PostPosted: Thu 27 Oct, 2016 2:33 am    Post subject:         Reply with quote

Another explanation for this sword is that a cutler from the Viking age tried a design that was somewhat atypical of blades of the period. There might have been a small batch or even several small batches of these swords made, of which one specimen, XII.1, has survived. Other smiths did not come up with it because the broader Viking points were more than sufficient, especially since so many of their opponents would have had no armour. If this is so, should we credit the Vikings as inventing the Type XII? Or is it more accurate to say that this blade type might have been a Viking experiment rather than the emergence of a fully-developed form?

I also suspect Oakeshott’s Typology, being based mostly upon visual distinctions in sword blades, is less precise and useful than say Alfred Geibig’s typology for classifying Viking era swords. I would be curious to see how Geibig would classify XII.1.
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Sam Arwas




Location: Australia
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PostPosted: Thu 27 Oct, 2016 4:16 am    Post subject:         Reply with quote

Craig Peters wrote:
should we credit the Vikings as inventing the Type XII? Or is it more accurate to say that this blade type might have been a Viking experiment rather than the emergence of a fully-developed form?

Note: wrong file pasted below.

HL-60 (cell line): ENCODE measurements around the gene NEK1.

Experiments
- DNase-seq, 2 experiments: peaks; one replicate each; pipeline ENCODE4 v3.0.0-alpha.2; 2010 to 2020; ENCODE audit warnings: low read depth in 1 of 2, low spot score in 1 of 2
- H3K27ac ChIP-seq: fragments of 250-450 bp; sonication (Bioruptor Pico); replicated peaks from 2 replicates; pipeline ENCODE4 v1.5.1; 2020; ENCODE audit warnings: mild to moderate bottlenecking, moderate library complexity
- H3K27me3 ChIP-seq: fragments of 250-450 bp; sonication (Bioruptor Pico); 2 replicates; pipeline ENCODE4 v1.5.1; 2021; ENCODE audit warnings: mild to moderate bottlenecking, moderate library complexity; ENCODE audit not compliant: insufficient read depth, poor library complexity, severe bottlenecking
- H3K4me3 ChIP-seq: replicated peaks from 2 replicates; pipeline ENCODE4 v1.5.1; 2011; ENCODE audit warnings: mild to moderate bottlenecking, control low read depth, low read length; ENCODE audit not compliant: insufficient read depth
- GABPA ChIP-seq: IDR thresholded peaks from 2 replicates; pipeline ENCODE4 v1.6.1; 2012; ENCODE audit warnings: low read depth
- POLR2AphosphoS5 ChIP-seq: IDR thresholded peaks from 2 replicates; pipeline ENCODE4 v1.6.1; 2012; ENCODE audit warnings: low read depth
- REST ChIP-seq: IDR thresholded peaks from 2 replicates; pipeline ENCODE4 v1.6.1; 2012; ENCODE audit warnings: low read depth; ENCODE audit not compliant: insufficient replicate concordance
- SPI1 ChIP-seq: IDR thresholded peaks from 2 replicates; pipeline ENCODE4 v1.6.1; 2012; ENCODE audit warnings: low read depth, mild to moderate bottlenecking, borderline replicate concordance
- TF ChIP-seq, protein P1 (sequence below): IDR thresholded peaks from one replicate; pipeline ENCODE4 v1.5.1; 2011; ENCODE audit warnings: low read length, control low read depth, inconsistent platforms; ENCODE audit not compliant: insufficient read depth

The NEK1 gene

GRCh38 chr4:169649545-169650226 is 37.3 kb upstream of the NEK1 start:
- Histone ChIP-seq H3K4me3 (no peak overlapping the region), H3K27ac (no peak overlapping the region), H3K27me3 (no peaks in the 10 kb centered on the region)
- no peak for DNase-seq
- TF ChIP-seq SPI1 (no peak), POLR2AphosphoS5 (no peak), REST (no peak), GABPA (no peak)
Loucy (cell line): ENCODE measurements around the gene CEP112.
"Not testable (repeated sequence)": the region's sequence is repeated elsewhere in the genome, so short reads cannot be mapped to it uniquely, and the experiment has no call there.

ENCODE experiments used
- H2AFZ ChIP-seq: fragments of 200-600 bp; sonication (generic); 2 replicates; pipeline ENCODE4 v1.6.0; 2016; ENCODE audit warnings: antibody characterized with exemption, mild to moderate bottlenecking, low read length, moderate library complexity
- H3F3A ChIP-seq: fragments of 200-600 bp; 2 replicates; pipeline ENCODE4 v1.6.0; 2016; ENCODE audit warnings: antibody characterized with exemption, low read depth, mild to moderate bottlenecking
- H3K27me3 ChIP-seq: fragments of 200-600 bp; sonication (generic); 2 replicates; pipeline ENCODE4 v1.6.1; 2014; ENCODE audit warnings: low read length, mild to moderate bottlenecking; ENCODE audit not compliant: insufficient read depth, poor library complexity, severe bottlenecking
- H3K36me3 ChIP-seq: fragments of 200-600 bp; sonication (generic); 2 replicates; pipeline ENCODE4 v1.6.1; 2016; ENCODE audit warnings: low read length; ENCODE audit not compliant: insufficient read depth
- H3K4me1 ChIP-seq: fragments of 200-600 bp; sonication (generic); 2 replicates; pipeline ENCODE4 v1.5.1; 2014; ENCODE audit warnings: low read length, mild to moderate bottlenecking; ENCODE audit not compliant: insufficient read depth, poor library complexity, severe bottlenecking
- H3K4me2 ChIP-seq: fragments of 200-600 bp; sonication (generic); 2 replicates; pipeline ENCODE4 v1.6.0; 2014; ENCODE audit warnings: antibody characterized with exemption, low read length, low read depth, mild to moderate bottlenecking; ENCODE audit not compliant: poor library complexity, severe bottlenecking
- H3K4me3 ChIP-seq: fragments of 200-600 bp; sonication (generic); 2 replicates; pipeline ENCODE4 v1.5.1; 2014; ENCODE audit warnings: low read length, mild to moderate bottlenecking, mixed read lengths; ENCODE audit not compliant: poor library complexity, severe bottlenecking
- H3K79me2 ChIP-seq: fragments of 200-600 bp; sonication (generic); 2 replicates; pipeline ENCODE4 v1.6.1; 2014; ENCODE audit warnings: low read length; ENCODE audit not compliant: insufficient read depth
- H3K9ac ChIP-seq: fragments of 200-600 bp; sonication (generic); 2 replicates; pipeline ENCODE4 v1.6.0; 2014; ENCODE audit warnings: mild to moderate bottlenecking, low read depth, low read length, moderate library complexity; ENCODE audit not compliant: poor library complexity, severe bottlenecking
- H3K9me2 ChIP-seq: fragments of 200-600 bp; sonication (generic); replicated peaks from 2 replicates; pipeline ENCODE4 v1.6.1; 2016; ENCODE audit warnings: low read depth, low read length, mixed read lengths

Ugh, please don't use the term Vikings like that. Vikings were specifically the seafaring explorers/marauders/slave traders, not any Scandinavian at the time.
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Craig Peters




PostPosted: Thu 27 Oct, 2016 5:10 am    Post subject:         Reply with quote

I'm using "Viking age" as a synecdoche for the time period, and "Viking" as a synecdoche for Scandinavians at the time. Relax.
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Luka Borscak




Location: Croatia
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PostPosted: Thu 27 Oct, 2016 5:56 am    Post subject:         Reply with quote

What if that sword isn't pointy at all, but just resharpened and repaired so many times it got this shape? It would still have unusually short fuller...
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J.D. Crawford




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PostPosted: Thu 27 Oct, 2016 7:30 pm    Post subject:         Reply with quote

Luka Borscak wrote:
What if that sword isn't pointy at all, but just resharpened and repaired so many times it got this shape? It would still have unusually short fuller...


Going by the continuous profile taper and the way this mates to the length of the fuller, the design looks intentional to me.

Whether that design was driven by the weaponsmith or by the customer, who can say?

If Oakeshott and other 20th century sword enthusiasts had not created classification systems, we would likely just say 'hey, that sword has a shorter fuller and more tapered profile than most swords of that age' and perhaps end the discussion there. However, I think the case is worth deeper examination because, as the expression goes, 'the exception makes the rule'. Why did this proto-XII design not take off? Why was the type X so popular for so long? Was type X the optimal design against the defenses of the time? Or was it linked to style of fighting that reflected a certain cultural ethos in a highly conservative society?